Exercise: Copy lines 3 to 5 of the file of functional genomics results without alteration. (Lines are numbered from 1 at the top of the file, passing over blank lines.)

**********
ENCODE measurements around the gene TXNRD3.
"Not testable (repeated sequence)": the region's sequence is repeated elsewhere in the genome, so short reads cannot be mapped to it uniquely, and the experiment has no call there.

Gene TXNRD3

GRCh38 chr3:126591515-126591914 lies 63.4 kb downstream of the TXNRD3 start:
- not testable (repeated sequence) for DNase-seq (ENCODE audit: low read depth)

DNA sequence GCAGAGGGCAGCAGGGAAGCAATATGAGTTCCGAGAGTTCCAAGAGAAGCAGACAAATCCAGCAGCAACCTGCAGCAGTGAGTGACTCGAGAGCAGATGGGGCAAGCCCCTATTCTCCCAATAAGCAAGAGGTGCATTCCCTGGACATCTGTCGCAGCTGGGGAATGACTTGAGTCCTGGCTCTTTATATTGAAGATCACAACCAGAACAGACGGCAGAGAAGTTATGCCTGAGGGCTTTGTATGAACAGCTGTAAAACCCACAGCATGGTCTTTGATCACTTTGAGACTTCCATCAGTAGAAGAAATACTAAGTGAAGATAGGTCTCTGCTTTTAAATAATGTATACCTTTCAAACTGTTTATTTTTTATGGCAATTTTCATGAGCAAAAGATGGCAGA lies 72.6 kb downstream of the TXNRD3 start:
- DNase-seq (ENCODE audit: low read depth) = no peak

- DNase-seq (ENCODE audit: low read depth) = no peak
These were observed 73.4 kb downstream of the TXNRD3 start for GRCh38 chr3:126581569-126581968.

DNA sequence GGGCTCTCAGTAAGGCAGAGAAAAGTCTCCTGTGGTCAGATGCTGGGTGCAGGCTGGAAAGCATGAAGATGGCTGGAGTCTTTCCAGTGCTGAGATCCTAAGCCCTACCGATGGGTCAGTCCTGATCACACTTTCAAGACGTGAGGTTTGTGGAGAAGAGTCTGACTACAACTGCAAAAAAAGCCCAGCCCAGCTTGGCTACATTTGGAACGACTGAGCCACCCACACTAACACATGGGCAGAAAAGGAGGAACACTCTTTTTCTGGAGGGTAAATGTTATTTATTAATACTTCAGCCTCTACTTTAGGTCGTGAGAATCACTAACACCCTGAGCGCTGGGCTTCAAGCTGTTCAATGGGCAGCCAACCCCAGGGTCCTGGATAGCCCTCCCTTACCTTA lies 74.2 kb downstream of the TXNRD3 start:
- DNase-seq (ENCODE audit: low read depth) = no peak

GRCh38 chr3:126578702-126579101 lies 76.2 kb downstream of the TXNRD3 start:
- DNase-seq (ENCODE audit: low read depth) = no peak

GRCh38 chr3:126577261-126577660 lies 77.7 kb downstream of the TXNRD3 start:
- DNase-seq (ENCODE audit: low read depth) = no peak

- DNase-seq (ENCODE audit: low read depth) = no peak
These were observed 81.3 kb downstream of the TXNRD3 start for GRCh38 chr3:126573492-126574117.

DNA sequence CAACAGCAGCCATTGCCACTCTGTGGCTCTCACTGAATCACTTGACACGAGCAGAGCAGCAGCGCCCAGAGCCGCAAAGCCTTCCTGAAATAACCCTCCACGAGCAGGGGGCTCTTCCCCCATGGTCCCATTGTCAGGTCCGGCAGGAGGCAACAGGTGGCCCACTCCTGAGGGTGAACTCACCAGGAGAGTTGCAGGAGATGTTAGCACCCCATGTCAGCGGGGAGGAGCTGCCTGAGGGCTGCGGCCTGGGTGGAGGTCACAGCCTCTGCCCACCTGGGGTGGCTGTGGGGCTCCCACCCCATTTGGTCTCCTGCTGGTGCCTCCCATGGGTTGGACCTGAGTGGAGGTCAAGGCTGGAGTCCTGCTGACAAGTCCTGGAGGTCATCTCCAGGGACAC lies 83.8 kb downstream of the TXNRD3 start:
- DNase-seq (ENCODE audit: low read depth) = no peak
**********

Gene TXNRD3

GRCh38 chr3:126591515-126591914 lies 63.4 kb downstream of the TXNRD3 start:
- not testable (repeated sequence) for DNase-seq (ENCODE audit: low read depth)